According to the WSJ, the consumer price index (CPI) released reports for March that show an 8.5% increase in inflation. To compare, February’s annual rate was 7.9%. Inflation has been rising at its fastest annual pace since 1981.
Americans dealt with six straight months of rising inflation. It currently sits at 6%, well above the Federal Reserve’s comfortable 2% target.
The United States saw record-high fuel prices in mid-March, with a gallon of gas reaching $4.33, per The New York Times. However, fuel prices cooled to a national average of $4.10 on Tuesday, April 12.
As farmers and food distributors passed along increased prices of fertilizer, transportation, and distribution costs to the consumer, the latter saw another notable difference at the grocery store. Grocery prices rose 1.5% overall, while specific goods increased substantially. Markups are visible across the board: beef went up 16%; flour, 14.2%; citrus fruit, 19.5%; and milk, 13.3%.
The United Nations’ Food and Agriculture Organization noted that global food prices hit an all-time high in March. The index rose 13% that month. Grains and oil-based foods also saw a drastic increase due in part to Ukraine’s role as one of the world’s most prominent grain and edible oil producers.
The core price index, which measures inflation without considering food and energy prices, rose 6.5% through March. This evaluation is slightly up from February’s 6.4% increase.
However, there is a glimmer of hope. The core price index did show a slow on a month-to-month basis — 0.3% from February to March versus 0.5% from January to February. According to the WSJ, a 3.8% decrease in used vehicle prices appears to have driven that decline.
Blerina Uruci, an economist at T. Rowe Price Group Inc., commented, “Another encouraging sign was that airline fares, hotel prices, and other more volatile categories drove much of the price gains for services, while pressure from categories such as housing, which tend to be more persistent, eased.”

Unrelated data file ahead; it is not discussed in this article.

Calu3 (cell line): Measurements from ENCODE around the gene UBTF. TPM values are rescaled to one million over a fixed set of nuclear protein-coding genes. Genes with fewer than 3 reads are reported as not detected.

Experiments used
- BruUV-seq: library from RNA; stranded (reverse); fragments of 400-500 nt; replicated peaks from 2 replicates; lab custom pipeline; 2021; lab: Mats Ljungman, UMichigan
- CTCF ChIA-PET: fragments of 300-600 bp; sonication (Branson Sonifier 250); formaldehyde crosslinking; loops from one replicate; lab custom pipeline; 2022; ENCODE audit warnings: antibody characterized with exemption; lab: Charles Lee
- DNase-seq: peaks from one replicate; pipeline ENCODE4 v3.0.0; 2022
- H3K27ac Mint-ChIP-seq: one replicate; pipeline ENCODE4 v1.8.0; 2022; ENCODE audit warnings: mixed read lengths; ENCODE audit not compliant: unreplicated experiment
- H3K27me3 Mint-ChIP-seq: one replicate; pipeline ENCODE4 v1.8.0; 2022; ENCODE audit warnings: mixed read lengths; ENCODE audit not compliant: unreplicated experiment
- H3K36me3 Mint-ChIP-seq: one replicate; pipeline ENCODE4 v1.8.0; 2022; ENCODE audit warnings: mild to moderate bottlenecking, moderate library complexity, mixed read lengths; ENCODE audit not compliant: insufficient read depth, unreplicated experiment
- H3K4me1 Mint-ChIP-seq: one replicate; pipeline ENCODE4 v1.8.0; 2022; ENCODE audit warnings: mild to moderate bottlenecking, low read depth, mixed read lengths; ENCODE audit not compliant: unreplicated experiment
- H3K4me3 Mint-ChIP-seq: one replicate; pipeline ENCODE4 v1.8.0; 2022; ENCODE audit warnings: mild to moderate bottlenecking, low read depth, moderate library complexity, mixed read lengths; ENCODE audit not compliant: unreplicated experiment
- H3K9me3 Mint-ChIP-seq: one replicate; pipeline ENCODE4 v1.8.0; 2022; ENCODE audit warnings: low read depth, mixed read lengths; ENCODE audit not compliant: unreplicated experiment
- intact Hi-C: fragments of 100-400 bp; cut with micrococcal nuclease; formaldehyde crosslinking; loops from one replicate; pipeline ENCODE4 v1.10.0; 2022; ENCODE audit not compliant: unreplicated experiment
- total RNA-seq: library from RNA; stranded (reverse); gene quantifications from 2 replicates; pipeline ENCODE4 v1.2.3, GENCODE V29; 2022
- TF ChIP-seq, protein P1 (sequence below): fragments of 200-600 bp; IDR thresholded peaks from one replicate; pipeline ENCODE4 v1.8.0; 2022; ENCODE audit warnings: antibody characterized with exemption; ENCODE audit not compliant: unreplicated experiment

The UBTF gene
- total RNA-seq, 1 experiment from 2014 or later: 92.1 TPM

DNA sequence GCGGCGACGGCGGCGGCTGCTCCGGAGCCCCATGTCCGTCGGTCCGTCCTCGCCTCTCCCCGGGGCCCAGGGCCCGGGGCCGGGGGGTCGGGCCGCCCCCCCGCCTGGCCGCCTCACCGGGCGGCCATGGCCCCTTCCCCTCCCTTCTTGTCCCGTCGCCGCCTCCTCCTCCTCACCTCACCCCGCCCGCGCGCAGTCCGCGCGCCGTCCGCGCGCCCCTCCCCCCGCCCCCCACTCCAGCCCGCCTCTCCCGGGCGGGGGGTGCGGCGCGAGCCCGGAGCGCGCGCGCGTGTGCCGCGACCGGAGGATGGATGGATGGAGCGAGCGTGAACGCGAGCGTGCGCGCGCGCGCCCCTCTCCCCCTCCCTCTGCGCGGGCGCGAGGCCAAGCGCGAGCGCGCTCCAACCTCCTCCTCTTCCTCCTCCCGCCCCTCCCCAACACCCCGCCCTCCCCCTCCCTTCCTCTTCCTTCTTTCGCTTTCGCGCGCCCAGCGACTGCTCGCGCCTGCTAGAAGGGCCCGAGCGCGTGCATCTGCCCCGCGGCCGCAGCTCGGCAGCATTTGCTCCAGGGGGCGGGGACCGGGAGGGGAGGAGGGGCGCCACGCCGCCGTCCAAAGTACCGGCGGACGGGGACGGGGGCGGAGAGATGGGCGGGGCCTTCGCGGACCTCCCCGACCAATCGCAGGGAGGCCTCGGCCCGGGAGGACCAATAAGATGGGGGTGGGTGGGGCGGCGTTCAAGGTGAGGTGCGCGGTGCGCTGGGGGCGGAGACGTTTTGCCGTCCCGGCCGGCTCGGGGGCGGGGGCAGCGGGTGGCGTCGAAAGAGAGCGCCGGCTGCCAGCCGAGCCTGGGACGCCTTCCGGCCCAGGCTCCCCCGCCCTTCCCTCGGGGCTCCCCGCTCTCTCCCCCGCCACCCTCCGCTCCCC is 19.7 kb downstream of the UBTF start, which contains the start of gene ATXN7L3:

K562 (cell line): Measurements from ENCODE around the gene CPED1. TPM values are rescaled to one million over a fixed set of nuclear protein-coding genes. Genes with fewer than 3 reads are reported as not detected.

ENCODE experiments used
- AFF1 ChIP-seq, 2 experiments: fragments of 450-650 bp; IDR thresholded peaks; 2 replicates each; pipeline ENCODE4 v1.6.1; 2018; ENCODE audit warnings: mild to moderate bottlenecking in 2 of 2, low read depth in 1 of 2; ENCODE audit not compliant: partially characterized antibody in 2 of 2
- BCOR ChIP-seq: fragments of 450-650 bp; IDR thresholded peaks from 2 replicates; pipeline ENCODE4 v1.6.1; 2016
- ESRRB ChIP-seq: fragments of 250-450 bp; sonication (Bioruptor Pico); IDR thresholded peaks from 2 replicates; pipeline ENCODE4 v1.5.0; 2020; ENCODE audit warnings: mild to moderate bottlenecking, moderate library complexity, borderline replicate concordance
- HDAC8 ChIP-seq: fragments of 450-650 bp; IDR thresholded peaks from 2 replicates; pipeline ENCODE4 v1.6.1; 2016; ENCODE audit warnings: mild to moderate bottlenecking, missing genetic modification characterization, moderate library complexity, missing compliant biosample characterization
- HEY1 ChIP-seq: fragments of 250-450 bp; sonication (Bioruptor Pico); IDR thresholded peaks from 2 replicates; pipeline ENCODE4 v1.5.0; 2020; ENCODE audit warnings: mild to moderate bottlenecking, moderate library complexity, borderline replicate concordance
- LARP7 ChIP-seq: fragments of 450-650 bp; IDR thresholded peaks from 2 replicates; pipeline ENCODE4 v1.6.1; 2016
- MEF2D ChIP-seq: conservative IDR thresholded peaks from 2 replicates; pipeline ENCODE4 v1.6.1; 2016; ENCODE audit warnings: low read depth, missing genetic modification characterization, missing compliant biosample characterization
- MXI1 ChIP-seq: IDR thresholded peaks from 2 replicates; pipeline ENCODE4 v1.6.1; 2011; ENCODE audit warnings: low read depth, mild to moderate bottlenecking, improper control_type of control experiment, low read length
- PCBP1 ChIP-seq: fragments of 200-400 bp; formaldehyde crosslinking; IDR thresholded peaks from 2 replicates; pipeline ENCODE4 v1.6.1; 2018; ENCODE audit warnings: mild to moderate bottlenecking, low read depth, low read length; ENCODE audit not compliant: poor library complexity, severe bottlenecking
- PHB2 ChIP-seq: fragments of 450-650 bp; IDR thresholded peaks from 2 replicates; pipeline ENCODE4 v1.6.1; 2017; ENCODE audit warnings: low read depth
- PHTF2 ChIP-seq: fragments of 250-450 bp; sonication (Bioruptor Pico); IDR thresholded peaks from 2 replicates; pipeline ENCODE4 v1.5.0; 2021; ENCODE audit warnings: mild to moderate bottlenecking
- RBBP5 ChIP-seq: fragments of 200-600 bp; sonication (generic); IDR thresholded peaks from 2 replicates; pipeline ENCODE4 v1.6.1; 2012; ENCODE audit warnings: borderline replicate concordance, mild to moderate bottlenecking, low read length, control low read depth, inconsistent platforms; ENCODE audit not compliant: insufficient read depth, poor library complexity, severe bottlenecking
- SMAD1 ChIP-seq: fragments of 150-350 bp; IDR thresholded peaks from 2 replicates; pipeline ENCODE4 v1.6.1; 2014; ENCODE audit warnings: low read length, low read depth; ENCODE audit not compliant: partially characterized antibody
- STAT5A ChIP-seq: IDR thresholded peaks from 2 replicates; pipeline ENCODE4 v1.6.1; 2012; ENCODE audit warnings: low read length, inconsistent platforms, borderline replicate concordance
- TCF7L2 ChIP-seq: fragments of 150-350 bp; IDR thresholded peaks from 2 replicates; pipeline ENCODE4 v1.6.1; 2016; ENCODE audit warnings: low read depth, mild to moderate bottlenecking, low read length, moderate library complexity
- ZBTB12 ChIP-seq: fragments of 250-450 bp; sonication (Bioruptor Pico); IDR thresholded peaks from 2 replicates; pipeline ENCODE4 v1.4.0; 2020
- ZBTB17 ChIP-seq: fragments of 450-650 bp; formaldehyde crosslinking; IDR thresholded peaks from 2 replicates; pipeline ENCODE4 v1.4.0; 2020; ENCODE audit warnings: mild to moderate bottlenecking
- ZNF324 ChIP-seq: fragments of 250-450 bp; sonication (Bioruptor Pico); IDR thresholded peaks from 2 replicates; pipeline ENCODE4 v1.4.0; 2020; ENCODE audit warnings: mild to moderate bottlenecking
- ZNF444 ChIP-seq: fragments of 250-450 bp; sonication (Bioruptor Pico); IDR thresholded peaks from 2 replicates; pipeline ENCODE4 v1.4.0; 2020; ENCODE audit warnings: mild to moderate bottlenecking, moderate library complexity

However, the economist added that supply chain constraints would continue to drive up the prices for groceries and goods.
Uruci’s observations are corroborated by the United States supply chain experiencing a bullwhip effect.
The “bullwhip effect” describes what happens when discrepancies and miscommunications between consumer demand, retailers, warehouse distributors, and suppliers arise.
Zerohedge explains that the Covid pandemic played a large role in causing the bullwhip effect. Throughout the pandemic, the Federal Reserve put money in the hands of millions of Americans via stimulus checks and child tax credits.
However, the pandemic halted production in U.S. and Chinese factories. This led to a stimulated buying market without means of producing or transporting goods.
Consumers went on a buying streak throughout 2020 and 2021. An increase in demand forced retailers to order more stock, which in turn caused the same response in warehouses and manufacturers.
As issues were routinely observed in the shipping industry, retailers would order excessive stock to keep up with demand. According to Zerohedge, retailers felt that the stock would sell out quickly because demand was so high, and more inventory would need to be en route or on hand to counter future stock issues.
However, this year, consumers are pulling back from spending money on physical goods, demonstrating the bullwhip effect in action. Goods are still being sent to American harbors and warehouses, but there is no place for the products to go if they are not being purchased.
Further, as inflation increases the prices of groceries and fuel, consumers have slowed spending on physical goods and are instead pumping money into the service industry.
However, a decrease in demand could help normalize the supply chain once again and lower prices.